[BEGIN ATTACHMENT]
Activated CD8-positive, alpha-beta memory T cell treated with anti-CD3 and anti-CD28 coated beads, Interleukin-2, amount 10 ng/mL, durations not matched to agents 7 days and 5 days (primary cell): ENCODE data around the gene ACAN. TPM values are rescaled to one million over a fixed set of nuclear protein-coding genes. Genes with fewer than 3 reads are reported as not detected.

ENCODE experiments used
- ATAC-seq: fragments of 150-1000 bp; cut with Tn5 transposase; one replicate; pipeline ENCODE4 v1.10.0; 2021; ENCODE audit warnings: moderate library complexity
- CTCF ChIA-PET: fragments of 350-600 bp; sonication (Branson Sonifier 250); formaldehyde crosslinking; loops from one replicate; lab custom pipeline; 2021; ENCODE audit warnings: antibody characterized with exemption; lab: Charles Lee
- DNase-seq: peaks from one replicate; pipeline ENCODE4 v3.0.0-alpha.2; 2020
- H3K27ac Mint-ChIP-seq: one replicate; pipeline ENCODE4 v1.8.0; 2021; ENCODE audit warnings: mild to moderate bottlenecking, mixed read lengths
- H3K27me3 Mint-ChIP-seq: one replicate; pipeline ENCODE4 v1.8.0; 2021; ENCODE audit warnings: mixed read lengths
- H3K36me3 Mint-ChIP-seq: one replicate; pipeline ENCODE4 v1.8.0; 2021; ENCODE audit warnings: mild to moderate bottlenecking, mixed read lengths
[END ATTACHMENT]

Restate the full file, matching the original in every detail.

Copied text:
Activated CD8-positive, alpha-beta memory T cell treated with anti-CD3 and anti-CD28 coated beads, Interleukin-2, amount 10 ng/mL, durations not matched to agents 7 days and 5 days (primary cell): ENCODE data around the gene ACAN. TPM values are rescaled to one million over a fixed set of nuclear protein-coding genes. Genes with fewer than 3 reads are reported as not detected.

ENCODE experiments used
- ATAC-seq: fragments of 150-1000 bp; cut with Tn5 transposase; one replicate; pipeline ENCODE4 v1.10.0; 2021; ENCODE audit warnings: moderate library complexity
- CTCF ChIA-PET: fragments of 350-600 bp; sonication (Branson Sonifier 250); formaldehyde crosslinking; loops from one replicate; lab custom pipeline; 2021; ENCODE audit warnings: antibody characterized with exemption; lab: Charles Lee
- DNase-seq: peaks from one replicate; pipeline ENCODE4 v3.0.0-alpha.2; 2020
- H3K27ac Mint-ChIP-seq: one replicate; pipeline ENCODE4 v1.8.0; 2021; ENCODE audit warnings: mild to moderate bottlenecking, mixed read lengths
- H3K27me3 Mint-ChIP-seq: one replicate; pipeline ENCODE4 v1.8.0; 2021; ENCODE audit warnings: mixed read lengths
- H3K36me3 Mint-ChIP-seq: one replicate; pipeline ENCODE4 v1.8.0; 2021; ENCODE audit warnings: mild to moderate bottlenecking, mixed read lengths